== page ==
Just when she thought she was finished, faculty member Dr. Lou Everett talked to her about getting a doctorate. She chose a clinically-focused dissertation on pain management after cardiac surgery. Today's typical heart surgery patients are discharged in three to five days, which makes pain management very important, Langley said.
Now a grandmother, Langley recognized her family, friends and faculty that helped her along the way. "Each of you have inspired me in ways I can't describe," she said.
Lydia Apollo of Florence, S.C., was chosen outstanding graduate in the nurse-midwifery master's concentration. At 7, Apollo was diagnosed with an infected tibia. She spent months recuperating in the hospital, often separated from her family. "I joined a new family," she said. "It was nurses who read my bedtime stories and tucked me in at night."
The experience led her to nursing. During nursing school, she witnessed her first birth. "As a student nurse, I became part of the family," she said. Now a midwife, she wants to make a difference in returning birth and pregnancy to its natural roots. "This is not the end of the journey, but the embarkation of a new beginning," she said.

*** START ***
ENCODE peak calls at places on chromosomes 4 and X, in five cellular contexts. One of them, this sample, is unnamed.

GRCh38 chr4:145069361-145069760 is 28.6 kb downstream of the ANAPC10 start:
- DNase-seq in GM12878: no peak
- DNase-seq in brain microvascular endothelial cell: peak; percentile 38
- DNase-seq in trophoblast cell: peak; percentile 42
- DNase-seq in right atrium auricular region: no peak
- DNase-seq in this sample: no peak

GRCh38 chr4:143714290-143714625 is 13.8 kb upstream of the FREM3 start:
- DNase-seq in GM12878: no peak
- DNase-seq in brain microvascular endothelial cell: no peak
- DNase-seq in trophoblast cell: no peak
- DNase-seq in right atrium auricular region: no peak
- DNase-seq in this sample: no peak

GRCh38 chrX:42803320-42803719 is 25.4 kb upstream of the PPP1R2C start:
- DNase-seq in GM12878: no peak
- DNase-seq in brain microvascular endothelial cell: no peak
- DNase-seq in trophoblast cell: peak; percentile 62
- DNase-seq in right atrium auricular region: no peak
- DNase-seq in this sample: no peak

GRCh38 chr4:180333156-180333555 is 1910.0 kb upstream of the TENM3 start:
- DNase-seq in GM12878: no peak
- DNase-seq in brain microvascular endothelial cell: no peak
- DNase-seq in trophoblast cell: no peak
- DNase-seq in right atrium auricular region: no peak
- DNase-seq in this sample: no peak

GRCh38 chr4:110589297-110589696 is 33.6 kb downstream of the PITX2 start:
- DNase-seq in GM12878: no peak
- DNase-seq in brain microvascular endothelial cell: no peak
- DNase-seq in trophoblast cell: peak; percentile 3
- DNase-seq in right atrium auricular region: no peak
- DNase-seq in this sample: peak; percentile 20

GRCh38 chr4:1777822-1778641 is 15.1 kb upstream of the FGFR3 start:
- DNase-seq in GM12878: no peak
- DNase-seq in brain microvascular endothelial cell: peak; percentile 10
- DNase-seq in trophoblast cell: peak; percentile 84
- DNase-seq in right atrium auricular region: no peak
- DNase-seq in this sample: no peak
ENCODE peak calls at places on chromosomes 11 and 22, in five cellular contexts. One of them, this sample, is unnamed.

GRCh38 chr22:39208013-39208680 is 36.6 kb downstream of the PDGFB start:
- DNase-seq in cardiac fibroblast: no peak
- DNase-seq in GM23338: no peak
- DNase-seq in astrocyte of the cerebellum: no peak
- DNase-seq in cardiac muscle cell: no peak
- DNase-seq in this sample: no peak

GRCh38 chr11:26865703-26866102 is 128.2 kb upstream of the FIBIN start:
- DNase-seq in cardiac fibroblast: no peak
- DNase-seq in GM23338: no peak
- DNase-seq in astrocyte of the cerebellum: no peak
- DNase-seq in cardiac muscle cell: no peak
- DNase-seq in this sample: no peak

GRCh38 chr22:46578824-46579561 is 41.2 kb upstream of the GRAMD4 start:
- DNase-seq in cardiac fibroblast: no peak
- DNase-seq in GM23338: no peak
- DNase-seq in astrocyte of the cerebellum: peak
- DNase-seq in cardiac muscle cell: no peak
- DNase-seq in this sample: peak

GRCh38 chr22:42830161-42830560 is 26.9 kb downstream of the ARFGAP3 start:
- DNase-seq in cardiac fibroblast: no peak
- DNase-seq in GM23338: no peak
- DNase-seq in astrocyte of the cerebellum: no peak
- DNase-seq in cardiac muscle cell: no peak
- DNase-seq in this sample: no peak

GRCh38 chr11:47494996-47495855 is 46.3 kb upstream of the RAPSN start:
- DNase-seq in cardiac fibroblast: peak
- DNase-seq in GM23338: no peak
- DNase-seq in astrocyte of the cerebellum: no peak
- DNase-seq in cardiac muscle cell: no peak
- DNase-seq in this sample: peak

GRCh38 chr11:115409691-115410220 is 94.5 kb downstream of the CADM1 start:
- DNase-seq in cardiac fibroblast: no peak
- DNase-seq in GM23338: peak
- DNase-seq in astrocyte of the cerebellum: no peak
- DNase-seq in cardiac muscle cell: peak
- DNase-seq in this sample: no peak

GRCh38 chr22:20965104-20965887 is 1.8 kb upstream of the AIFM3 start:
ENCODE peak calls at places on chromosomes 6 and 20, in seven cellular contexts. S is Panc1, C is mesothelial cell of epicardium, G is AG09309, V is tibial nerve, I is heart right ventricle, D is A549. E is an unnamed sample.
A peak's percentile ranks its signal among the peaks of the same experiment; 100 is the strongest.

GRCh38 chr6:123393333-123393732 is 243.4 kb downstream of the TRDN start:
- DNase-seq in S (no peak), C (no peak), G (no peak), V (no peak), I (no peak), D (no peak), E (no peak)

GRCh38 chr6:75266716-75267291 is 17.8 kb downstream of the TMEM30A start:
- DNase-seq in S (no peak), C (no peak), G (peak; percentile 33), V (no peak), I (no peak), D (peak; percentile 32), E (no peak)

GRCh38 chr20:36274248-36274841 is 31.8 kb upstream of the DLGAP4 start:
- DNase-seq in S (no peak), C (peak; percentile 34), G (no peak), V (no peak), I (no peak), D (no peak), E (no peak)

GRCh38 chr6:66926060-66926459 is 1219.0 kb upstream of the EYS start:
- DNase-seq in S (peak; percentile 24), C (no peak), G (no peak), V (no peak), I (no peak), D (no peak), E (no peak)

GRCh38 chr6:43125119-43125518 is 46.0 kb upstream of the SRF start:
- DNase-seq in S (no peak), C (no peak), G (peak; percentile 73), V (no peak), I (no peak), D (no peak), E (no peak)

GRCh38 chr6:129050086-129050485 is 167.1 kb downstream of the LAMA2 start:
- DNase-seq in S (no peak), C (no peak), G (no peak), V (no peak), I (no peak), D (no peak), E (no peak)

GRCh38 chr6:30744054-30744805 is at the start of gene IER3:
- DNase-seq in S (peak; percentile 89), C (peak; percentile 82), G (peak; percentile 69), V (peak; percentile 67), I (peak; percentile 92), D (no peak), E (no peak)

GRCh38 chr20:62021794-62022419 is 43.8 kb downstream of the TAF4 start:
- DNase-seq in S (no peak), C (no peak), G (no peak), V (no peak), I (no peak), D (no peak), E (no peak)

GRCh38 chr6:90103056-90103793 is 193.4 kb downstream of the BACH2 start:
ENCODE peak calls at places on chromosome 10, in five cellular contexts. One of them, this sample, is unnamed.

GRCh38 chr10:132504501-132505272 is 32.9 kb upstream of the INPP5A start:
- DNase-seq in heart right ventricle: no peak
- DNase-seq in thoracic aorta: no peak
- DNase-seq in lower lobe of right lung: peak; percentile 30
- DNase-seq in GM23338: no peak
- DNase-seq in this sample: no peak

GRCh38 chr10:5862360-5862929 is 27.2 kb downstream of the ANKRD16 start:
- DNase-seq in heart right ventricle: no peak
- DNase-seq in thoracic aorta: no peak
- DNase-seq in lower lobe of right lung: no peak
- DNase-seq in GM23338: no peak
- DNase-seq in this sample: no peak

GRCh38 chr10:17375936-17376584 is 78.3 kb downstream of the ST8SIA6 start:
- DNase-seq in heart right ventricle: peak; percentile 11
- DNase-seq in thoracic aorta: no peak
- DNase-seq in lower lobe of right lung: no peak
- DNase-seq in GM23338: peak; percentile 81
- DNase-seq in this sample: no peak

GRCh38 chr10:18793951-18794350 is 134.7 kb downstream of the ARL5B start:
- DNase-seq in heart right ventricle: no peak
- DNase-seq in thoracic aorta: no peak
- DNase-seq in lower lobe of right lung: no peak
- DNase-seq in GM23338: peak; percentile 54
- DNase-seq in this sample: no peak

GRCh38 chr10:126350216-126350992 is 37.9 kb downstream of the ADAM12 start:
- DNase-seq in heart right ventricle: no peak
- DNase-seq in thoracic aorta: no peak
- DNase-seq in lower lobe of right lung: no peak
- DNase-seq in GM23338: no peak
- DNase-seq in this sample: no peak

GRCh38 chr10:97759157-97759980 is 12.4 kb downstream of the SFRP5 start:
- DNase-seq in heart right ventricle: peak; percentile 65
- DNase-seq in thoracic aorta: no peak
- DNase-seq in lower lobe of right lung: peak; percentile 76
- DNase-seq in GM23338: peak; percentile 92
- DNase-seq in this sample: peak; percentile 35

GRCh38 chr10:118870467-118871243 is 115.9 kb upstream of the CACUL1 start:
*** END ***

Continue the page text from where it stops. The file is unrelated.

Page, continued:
Meagan Wallace, president of the class of 2009, encouraged her fellow undergraduates to hold themselves to high standards and be a leader and advocate for their patients. "Nursing is fundamentally about relationships," she said. "You need to let each patients know they matter to you."
Class Treasurer Nitaya Reyes of Wendell, who was also voted outstanding peer, presented the class gift of $1,500 to Brown for the college's emergency needs fund. The fund was established in 2007 to help nursing students with financial crises.
Brown noted that longtime faculty member and director of student services Karen Krupa will be retiring along with Judy Williams.